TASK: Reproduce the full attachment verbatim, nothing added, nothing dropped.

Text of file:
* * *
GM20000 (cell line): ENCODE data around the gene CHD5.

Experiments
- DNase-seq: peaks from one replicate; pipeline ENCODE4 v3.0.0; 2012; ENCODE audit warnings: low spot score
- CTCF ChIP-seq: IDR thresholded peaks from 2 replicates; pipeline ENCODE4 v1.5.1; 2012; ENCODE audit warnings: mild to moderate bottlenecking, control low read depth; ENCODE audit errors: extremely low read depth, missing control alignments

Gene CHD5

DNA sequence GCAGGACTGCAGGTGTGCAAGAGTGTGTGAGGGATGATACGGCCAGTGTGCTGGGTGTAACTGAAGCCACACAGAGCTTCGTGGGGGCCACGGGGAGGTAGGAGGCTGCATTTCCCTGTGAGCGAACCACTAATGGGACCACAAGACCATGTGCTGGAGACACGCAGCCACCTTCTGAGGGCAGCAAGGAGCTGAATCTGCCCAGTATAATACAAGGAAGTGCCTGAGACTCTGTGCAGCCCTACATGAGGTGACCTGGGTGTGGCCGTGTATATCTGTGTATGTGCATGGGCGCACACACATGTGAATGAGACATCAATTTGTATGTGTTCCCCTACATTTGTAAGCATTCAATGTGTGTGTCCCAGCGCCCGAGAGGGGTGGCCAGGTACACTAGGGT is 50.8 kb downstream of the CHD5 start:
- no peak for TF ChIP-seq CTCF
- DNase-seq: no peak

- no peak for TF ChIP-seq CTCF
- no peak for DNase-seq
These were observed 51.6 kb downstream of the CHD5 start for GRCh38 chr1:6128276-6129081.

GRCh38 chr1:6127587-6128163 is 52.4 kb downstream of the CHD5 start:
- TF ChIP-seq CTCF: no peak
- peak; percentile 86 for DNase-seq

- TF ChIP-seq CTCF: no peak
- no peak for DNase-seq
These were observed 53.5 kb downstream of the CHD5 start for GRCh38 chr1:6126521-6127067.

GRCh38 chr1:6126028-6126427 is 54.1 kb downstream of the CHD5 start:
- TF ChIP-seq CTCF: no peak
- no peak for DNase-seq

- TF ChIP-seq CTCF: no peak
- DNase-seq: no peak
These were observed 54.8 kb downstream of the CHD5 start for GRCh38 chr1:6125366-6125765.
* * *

GM20000 (cell line): ENCODE data around the gene CHD5.

Experiments
- DNase-seq: peaks from one replicate; pipeline ENCODE4 v3.0.0; 2012; ENCODE audit warnings: low spot score
- CTCF ChIP-seq: IDR thresholded peaks from 2 replicates; pipeline ENCODE4 v1.5.1; 2012; ENCODE audit warnings: mild to moderate bottlenecking, control low read depth; ENCODE audit errors: extremely low read depth, missing control alignments

Gene CHD5

DNA sequence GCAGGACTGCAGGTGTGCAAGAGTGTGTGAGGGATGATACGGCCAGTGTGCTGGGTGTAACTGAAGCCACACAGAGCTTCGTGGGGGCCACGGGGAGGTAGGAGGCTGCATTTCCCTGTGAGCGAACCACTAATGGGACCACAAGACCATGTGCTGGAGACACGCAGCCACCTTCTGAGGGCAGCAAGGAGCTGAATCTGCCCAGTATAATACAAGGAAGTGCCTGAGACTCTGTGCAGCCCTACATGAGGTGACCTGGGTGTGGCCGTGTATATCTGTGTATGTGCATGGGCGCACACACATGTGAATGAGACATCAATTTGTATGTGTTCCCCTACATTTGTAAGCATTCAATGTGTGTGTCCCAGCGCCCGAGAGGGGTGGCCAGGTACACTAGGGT is 50.8 kb downstream of the CHD5 start:
- no peak for TF ChIP-seq CTCF
- DNase-seq: no peak

- no peak for TF ChIP-seq CTCF
- no peak for DNase-seq
These were observed 51.6 kb downstream of the CHD5 start for GRCh38 chr1:6128276-6129081.

GRCh38 chr1:6127587-6128163 is 52.4 kb downstream of the CHD5 start:
- TF ChIP-seq CTCF: no peak
- peak; percentile 86 for DNase-seq

- TF ChIP-seq CTCF: no peak
- no peak for DNase-seq
These were observed 53.5 kb downstream of the CHD5 start for GRCh38 chr1:6126521-6127067.

GRCh38 chr1:6126028-6126427 is 54.1 kb downstream of the CHD5 start:
- TF ChIP-seq CTCF: no peak
- no peak for DNase-seq

- TF ChIP-seq CTCF: no peak
- DNase-seq: no peak
These were observed 54.8 kb downstream of the CHD5 start for GRCh38 chr1:6125366-6125765.